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In 1835, Anglo-Americans and Mexican Tejanos fought a war of independence from Mexico. Stephen Austin, an Anglo colonizer often called “father of Texas,” describes it thus: “A war of extermination is raging in Texas—a war of barbarism and of despotic principles, waged by the mongrel Spanish-Indian and negro race, against civilization and the Anglo-American race.” Austin’s racial rhetoric is arresting. But it isn’t surprising, for it reflects the racialized expansionist competitions we have considered, along with Austin’s desire to ensure slavery becomes legal in Texas. Austin sees himself on the side of the true whites, the civilized Anglos. The Iberian descendants fighting alongside him are not his equals. They are mongrels, racialized mutts bound to barbarity. Hence, for Austin, they are like Negroes—the race of people he deems natural slaves.

Austin’s comments are not unique for the time. As David Weber writes:

[Anglo-American] visitors to the Mexican frontier were nearly unanimous in commenting on the dark skin of Mexican Mestizos, who, it was generally agreed, had inherited the worst qualities of Spaniards and Indians to produce a [despicable] ‘race’ still more despicable than that of either parent.

The Southern Review’s essay “The Latin Races in America” supports Weber’s claim. Consider the following passage on the Mexican race.

An admixture of two unequal races is therefore a cancer, an unpardonable sin against mankind and against nature, which has launched an ever flaming curse on all such connections; inasmuch as she lets the mongrels invariably inherit all the vices and evil traits of both races and rarely, or never, any of the good. Nature absolutely disallows the adulteration of blood; and herein she shows herself to be an aristocrat of the purest water. Every violation of these laws she visits in the most condign and pitiless manner.

Penalties for the sin of miscegenation await Mexicans. What would these penalties involve? Thomas Jefferson Farnham, a financial supporter of Anglo expansion into California, provides a common answer.

No one acquainted with the indolent, mixed race of California, will ever believe that they will populate, much less, for any length of time, govern the country. The law of Nature which curses the mulatto here with a constitution less robust than that of either race from which he sprang, lays a similar penalty upon the mingling of the Indian and white races in California and Mexico. They must fade away.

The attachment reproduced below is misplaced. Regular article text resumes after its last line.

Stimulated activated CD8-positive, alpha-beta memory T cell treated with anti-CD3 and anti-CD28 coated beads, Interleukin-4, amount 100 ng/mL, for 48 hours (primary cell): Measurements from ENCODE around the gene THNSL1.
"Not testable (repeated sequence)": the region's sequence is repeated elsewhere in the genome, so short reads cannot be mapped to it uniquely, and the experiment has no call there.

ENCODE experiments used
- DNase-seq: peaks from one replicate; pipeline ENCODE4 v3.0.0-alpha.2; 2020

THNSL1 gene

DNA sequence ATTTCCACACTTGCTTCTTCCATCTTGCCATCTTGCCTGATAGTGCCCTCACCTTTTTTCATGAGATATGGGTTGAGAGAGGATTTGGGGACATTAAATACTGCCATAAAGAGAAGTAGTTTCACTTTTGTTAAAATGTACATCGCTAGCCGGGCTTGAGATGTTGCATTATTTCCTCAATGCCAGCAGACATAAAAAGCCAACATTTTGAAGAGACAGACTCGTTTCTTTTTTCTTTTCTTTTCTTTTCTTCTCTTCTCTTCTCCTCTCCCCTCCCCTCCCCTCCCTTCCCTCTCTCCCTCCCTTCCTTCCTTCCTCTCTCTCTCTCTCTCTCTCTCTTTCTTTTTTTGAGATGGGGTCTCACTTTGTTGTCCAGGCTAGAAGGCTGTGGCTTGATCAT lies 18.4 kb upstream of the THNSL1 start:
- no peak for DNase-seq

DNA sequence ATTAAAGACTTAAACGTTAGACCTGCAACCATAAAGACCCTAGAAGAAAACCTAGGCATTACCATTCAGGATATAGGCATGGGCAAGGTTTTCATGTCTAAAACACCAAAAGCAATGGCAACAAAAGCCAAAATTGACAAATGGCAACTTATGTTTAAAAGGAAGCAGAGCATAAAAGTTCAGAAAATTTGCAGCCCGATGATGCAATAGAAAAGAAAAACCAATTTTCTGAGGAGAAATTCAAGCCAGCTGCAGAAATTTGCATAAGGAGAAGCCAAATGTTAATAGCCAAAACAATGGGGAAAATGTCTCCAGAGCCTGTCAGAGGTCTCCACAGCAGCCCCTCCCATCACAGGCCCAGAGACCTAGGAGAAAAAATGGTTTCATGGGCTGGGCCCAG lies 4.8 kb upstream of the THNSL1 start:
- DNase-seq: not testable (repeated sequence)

For Farnham, Mexicans are racial mongrels that Nature penalizes with deficient natures and inevitable demise—“they must fade away.” Or as Sam Houston put it: “The Mexicans are no better than Indians, and I see no reason why we should not go in the same course now, and take their land.”

Not all, however, thought Nature penalized Mexicans with an inevitable demise. Some argued that Nature found servitude a sufficient punishment for racial mixing. Reporter Rufus Sage defends this position. Having granted that “there are no people on the continent of America, whether civilized or uncivilized, with one or two exceptions, more miserable in condition or despicable in morals than the mongrel race inhabiting New Mexico,” Sage offers this advice to would be masters of Mexicans:

To manage them successfully, they must needs be held in continual restraint, and kept in their place by force, if necessary,—else they will become haughty and insolent. As servants, they are excellent, when properly trained, but are worse than useless if left to themselves.

For Sage, Mexicans are uncivilized mutts naturally destined for servitude. They need whites like Sage as their masters to flourish. The echoes of Austin are deafening.

And here we must return to Austin. For the Anglo conception of whiteness, with its corresponding conceptions of civilization and progress, he champions the previous depictions of Mexicans as a penalized mongrel race. Congressman William Wick declared that he “[does] not want any mixed races in our Union, nor men of any color except white, unless they be slaves. Certainly not as voters or legislators.” Wick fears this mixing would impede the expansion of a pure, white, Anglo race. What would that expansion look like? Thomas Jefferson Farnham again provides a common answer:

The mixing of different branches of the Caucasian family in the States will continue to produce a race of men, who will enlarge from period to period the field of their industry and civil domination, until not only the Northern States of Mexico, but the Californias also, will open their glebe to the pressure of its unconquered arm. The old Saxon blood must stride the continent, must command all its northern shores, must here press the grape and the olive, here eat the orange and the fig, and in their own unaided might, erect the altar of civil and religious freedom on the plains of the Californias.